Motivational concepts such as interest in the subject areimportant outcomes of educational processes (Krapp & Prenzel,2011) and are key elements regarding the young generations' pre-paredness for life-long learning as a core-skill in knowledge-basedsocieties. Motivation and interest development, especially in sci-ence, technology, engineering and mathematic (STEM) subjects,also determine adolescents' willingness to choose STEM-relatedcareer paths (Organisation for Economic Co-operation and Devel-opment, 2007).

    Therefore, developing students' interest has to be a maineducational objective for schools as well as individual teachers.Interested learners develop more differentiated domain-specificknowledge (Renninger, Hidi, & Krapp, 1992), are more focusedand have better attention (Ainley, Hidi, & Berndorff, 2002), pursuemastery rather than performance goals (Harackiewicz, Durik,Barron, & Linnenbrink, 2008) and receive better grades thanx: 49 89 289 25199.mer), alexander.groeschner@m.de (A.-K. Pehmer), tina.uninterested learners (Schiefele, Krapp, & Winteler, 1992). How-ever, interest in the subjects decreases significantly throughoutsecondary education (Eccles et al., 1993; Maulana, Opdenakker, &den Brok, submitted for publication). One reason frequently citedfor this decrease is the mismatch between students' needs andclassroom practices, especially during secondary education (Eccleset al., 1993).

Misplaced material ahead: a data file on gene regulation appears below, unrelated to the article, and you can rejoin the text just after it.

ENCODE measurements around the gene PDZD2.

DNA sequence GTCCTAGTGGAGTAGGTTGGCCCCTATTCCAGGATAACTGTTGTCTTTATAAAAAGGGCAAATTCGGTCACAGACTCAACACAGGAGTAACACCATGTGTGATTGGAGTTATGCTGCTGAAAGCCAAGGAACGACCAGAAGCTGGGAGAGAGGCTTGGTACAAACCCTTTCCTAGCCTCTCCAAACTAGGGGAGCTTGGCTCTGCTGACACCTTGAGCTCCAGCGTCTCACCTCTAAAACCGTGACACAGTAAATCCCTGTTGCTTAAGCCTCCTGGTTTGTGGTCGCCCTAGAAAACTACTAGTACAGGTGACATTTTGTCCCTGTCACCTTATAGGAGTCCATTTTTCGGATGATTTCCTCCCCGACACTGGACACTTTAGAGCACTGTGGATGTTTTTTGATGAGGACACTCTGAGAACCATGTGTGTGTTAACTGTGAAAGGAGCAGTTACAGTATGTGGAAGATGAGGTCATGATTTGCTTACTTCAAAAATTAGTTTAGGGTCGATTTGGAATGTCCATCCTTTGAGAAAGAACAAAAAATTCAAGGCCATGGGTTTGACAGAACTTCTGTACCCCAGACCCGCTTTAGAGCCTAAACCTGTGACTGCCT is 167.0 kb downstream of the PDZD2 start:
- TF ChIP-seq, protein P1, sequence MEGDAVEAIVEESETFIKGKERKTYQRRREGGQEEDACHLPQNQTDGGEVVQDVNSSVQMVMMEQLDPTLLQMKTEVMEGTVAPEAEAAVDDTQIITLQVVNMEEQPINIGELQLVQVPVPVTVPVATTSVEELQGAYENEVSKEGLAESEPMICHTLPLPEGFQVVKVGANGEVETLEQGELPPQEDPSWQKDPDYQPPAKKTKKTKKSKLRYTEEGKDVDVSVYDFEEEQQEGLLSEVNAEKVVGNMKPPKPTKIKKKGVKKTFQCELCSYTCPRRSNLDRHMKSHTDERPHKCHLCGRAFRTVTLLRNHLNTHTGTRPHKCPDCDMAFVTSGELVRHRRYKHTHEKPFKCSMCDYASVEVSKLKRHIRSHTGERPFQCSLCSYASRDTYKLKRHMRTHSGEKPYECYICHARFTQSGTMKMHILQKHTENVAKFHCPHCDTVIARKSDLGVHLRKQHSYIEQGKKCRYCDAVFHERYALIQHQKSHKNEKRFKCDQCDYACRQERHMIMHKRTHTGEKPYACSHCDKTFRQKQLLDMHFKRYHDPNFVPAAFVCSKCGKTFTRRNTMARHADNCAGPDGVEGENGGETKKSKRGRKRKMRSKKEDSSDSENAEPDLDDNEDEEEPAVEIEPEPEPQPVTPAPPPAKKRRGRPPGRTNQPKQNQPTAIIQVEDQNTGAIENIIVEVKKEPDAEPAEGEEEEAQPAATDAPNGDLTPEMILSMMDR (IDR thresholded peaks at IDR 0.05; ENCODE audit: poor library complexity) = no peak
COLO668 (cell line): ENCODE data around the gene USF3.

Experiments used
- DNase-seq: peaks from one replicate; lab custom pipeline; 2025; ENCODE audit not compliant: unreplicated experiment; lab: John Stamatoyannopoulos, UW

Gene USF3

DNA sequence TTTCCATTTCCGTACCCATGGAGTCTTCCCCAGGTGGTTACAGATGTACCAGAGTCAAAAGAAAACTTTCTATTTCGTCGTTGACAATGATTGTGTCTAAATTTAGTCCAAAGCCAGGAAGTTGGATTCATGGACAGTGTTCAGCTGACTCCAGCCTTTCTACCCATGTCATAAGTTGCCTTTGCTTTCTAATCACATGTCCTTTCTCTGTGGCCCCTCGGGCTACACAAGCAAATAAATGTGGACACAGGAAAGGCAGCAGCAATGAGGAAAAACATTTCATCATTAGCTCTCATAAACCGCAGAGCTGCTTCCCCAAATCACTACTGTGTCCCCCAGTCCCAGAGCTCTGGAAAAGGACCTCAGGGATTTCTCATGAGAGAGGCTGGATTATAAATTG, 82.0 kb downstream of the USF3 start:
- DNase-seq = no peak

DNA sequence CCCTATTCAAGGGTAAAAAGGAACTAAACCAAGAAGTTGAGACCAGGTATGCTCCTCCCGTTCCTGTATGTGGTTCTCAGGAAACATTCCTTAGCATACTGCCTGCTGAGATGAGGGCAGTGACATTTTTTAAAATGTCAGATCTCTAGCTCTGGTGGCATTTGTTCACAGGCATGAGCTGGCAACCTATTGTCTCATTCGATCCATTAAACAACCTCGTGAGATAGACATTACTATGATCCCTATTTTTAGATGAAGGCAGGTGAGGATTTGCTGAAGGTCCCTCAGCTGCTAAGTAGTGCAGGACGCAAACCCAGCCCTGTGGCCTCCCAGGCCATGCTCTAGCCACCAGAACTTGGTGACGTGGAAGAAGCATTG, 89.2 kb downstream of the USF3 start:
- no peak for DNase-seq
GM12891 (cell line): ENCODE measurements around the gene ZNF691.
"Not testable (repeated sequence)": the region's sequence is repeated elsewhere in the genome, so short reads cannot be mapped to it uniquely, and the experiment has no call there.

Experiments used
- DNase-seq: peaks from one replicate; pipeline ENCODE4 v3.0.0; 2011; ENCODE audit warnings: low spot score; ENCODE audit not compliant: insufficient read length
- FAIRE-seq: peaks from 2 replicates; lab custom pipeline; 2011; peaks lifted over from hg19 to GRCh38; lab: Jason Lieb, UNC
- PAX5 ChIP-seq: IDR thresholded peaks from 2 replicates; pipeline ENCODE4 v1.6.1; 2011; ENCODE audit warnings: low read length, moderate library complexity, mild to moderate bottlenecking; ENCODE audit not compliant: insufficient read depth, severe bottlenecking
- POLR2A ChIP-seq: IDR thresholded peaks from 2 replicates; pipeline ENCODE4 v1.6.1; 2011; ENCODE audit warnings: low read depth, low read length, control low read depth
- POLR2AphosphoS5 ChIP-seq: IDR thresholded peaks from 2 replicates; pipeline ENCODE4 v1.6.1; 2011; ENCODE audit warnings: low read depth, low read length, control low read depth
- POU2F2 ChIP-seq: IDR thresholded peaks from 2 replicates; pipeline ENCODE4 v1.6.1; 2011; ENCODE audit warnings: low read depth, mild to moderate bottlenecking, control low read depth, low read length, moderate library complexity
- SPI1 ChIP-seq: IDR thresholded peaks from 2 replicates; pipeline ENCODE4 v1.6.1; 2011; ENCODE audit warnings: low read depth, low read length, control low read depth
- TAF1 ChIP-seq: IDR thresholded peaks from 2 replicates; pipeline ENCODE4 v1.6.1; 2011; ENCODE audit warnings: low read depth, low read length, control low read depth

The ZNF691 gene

For positive outcomes of motivated learning, it is the quality ofmotivation that is decisive (Ryan&Deci, 2000). Interest-based, self-determined forms of learning motivation provide the mostfavourable learning outcomes (Krapp, 2002; Krapp & Ryan, 2002).Yet, classroom interactions are often dominated by close-formattedclassroom discourse (Jurik, Groschner, & Seidel, 2013; Walshaw &Anthony, 2008; Wells & Arauz, 2006), with negative effects bothon students' situational experiences of self-determined learningmotivation and their long-term development of more stable ori-entations (e.g. interest in STEM subjects).

    Despite debates about enriching teaching through diversedidactical methods, classroom discourse and verbal teachere-student interactions remain dominant in mathematics and scienceeducation (Roth et al., 2006). Typical for practices of classroomdiscourse is a questioning-developing teaching style in which theteacher dominantly steers the interactions. However, if teacherscan actively engage their students in classroom discourse, they arelikely to engage them in more meaningful and sustained learningexperiences (Walshaw & Anthony, 2008). Therefore, changing